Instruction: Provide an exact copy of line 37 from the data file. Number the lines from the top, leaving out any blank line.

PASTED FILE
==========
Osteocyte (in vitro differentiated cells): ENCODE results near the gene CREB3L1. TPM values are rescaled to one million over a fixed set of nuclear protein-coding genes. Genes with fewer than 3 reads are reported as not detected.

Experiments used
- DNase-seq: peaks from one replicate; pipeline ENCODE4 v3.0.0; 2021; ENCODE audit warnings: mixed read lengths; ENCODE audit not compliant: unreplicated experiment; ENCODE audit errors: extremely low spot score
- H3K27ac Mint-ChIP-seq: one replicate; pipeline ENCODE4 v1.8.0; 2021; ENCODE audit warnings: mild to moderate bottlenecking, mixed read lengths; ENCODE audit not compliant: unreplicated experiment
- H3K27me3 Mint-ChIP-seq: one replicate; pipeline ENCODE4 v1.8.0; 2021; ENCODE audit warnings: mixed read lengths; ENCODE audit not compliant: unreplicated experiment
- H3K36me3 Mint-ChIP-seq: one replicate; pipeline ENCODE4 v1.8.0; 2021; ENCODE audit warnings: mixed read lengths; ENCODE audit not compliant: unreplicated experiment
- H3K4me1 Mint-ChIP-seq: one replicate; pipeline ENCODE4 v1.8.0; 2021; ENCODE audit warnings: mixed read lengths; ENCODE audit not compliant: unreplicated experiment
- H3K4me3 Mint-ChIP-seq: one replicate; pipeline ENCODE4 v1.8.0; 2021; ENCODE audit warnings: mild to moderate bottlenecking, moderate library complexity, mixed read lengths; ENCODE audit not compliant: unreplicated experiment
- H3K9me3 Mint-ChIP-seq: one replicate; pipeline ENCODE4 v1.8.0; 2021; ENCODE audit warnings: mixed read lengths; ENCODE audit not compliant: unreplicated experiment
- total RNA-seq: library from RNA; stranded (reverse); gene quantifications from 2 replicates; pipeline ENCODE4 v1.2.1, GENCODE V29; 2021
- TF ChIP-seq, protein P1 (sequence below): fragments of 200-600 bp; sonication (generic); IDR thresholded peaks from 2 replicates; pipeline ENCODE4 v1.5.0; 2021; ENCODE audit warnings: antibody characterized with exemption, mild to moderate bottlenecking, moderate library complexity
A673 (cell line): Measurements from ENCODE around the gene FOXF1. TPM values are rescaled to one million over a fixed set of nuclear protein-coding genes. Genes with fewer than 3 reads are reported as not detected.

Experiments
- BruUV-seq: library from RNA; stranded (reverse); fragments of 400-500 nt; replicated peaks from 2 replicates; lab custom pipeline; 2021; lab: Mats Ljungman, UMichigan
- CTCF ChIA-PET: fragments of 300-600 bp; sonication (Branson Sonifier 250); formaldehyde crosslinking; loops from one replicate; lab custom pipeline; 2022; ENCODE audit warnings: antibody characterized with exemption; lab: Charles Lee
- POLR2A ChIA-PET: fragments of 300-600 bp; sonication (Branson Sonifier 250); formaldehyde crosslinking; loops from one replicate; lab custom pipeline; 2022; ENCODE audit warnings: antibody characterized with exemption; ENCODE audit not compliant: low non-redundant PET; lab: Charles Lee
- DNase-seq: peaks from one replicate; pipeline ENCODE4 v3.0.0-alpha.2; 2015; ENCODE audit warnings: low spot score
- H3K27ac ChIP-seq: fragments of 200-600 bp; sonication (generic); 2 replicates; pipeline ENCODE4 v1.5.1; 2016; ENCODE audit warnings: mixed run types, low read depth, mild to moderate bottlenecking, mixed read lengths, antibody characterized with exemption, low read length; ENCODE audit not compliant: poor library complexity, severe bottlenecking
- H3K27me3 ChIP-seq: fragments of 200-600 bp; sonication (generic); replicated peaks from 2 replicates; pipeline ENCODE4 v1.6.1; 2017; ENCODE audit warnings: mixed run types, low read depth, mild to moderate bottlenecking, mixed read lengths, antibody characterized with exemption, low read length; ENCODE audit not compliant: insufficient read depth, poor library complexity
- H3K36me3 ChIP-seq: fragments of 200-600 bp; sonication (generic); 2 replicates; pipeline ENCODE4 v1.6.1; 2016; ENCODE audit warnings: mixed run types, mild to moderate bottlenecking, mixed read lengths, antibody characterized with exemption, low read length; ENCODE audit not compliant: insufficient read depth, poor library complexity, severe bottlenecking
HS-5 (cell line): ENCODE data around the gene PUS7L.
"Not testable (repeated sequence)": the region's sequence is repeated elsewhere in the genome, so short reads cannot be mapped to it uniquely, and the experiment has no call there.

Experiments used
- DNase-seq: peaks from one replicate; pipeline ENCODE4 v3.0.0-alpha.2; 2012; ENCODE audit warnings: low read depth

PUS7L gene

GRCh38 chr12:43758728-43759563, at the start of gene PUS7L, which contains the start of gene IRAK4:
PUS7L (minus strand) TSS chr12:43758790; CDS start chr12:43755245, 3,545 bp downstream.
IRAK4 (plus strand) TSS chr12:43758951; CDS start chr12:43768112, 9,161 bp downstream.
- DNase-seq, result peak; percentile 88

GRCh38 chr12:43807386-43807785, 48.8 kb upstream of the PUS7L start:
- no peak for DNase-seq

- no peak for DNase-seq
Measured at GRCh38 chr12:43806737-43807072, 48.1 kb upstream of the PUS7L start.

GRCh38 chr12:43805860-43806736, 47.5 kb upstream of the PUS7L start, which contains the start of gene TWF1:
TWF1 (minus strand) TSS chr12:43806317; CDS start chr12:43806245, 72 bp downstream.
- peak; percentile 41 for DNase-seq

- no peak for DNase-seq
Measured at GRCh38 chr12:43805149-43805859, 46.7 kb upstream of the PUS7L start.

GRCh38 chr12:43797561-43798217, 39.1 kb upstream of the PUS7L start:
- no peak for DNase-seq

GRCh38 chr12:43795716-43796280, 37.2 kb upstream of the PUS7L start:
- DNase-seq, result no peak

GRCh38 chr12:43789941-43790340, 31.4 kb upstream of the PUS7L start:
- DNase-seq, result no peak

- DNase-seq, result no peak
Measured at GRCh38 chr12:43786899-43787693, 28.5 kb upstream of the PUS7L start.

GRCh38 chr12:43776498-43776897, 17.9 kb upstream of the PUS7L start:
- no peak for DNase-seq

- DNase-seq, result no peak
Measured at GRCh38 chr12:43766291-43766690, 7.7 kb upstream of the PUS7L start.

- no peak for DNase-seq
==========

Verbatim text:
- no peak for DNase-seq